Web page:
About the author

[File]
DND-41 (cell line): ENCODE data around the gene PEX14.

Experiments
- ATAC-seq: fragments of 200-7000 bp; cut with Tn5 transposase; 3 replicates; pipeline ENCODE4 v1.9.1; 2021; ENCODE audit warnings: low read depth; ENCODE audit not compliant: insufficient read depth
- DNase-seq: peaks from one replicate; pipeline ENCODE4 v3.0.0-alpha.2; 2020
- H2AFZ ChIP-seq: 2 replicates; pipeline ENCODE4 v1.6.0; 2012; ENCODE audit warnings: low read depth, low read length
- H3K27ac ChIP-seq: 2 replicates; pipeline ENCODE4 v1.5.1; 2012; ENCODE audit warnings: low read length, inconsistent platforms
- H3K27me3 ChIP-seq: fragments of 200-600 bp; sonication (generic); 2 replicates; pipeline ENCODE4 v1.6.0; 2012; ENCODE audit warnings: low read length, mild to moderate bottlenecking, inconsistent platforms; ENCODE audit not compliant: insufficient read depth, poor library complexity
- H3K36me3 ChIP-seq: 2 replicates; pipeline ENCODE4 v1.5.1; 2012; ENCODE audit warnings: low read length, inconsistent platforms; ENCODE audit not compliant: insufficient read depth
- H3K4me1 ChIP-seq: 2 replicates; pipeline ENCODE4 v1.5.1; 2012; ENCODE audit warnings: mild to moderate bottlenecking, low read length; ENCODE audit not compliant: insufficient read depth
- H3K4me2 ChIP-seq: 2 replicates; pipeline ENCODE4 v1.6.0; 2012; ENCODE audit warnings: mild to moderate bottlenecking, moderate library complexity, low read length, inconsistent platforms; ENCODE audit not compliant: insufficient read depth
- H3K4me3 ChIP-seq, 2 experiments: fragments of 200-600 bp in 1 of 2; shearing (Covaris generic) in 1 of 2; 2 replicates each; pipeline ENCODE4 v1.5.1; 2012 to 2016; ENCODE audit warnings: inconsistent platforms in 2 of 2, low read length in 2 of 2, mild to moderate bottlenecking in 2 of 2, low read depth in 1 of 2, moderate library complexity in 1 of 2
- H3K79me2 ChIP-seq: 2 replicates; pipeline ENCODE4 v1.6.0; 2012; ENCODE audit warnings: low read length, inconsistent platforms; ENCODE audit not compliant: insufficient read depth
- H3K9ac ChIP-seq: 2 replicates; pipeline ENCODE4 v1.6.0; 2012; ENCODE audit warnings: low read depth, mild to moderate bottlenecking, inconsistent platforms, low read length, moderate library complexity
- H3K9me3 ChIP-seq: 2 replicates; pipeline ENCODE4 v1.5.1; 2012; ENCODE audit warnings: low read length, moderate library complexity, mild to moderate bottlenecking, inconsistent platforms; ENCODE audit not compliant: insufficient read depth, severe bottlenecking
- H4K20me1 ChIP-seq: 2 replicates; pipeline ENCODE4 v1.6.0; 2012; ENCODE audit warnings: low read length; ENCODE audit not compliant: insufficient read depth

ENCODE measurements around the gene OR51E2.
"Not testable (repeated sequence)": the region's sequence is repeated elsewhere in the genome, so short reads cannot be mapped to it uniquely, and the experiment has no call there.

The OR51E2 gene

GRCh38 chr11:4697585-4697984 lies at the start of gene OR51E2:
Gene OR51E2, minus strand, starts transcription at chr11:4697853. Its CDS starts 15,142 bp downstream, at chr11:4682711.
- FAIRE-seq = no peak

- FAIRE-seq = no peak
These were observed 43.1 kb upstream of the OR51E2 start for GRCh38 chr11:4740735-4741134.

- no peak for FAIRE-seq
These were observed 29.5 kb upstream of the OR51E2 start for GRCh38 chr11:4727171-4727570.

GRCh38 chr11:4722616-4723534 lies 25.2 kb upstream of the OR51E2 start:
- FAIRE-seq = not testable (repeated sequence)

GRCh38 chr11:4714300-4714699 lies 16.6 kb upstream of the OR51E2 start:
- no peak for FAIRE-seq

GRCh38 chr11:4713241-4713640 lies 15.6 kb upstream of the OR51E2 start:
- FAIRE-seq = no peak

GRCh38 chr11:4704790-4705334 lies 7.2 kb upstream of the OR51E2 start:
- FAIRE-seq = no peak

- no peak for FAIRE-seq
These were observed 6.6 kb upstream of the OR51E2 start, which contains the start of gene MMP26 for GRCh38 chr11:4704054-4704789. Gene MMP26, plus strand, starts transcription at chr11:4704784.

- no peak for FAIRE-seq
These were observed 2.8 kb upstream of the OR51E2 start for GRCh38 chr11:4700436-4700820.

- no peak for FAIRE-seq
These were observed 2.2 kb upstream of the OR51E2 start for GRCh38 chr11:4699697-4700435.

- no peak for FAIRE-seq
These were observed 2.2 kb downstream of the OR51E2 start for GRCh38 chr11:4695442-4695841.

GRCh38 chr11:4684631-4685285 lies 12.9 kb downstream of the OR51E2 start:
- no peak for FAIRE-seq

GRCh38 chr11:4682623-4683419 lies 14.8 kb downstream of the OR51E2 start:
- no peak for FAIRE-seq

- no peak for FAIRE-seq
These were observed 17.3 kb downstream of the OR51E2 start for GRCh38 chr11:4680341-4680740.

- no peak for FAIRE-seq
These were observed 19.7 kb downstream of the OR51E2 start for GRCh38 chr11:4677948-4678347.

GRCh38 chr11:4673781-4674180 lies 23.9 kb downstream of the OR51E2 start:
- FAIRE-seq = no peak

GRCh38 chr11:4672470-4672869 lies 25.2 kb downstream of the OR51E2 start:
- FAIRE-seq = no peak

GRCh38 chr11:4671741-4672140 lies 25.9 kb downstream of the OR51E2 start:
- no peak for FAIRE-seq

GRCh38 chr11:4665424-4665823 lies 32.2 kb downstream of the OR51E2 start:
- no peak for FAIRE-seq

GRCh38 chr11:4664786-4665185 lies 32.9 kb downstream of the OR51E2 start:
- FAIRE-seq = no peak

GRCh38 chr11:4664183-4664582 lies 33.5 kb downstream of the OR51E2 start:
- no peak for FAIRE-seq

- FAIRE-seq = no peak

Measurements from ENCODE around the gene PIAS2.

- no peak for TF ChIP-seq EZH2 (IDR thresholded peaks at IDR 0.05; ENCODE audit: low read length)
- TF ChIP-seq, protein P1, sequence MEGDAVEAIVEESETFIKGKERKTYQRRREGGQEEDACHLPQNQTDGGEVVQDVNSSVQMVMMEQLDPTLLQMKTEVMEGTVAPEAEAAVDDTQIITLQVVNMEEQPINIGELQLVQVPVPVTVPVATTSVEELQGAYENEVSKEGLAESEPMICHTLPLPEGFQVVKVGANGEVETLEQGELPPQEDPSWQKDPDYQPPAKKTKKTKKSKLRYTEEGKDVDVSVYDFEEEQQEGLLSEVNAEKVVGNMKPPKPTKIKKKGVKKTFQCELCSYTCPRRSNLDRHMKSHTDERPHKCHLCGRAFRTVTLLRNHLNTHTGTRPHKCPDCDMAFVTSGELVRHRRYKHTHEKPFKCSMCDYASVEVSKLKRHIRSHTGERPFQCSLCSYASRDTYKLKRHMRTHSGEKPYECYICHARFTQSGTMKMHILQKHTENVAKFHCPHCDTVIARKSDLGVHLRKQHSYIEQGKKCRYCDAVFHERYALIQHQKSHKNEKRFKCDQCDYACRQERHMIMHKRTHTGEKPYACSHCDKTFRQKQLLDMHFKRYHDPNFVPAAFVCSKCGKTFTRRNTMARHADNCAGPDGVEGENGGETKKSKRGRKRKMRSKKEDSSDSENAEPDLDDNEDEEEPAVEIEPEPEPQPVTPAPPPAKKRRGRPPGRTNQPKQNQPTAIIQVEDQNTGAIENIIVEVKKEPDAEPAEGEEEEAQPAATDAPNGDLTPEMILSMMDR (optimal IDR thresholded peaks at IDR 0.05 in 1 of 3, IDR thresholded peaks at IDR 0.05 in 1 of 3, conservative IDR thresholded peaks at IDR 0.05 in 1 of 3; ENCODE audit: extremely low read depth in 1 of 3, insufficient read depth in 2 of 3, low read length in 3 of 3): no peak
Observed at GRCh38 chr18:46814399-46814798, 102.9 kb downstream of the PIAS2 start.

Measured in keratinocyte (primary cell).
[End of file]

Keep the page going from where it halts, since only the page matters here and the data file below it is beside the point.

On the Eastern edge of Appalachia in western Maryland lies Boonsboro, a town of a few thousand during the time of Art's youth. His high school favored agriculture and vocational technology, but Art went on to Lehigh University. After several summer jobs laboring to help with the bills, he graduated and went off to Lexington, KY to work for IBM as an Engineer. Neither of Art's parents graduated high school, and exposure to professionals was limited in the social circles of his family, so the notion of professional life was poorly understood prior to entering college and acquiring a professional job. The IBM regimentation was tolerable, but not expected. Hillbillies are used to more relaxed schedules, so after four years Art returned to school full of hope that a more flexible professional position could eventually be found. His father, in total amazement at voluntarily resigning a good high paying job to return to school, noted that most can make a living without attending school for 20 years. This is truly wisdom, but his father's view was colored by a great depression, and a few years working for WPA. Art worked as a Lecturer and then as a Project Manager in the Center for Manufacturing Productivity while at RPI earning the "terminal degree." These were years of growth, work, study and recreation. The schedule was flexible, but the pay was not good and the rigor of study and work was sometimes quite hard. Art took a position with the Oak Ridge National Laboratory in 1987, and moved to the University of Tennessee in Knoxville in 1992, retiring from UT in 2018. Art earned Fellow stature in the American Society of Mechanical Engineers and Full Professor status in a Land Grant University. He has designed targets for cyclotrons that produce radioisotopes for PET imaging, and led development of radiotracer imaging protocols capable of tracking single cells and mapping flow in opaque systems. Art has also won several teaching awards. Now as a recovering engineer, with work history in commerce, government and university, Art offers this story to help readers appreciate the technology we depend on, and the discipline required to manage complex infrastructure. While not flattering of all organizations involved, the book is offered with intent to guide improvements. We must define our flaws and continuously improve, otherwise something else will happen.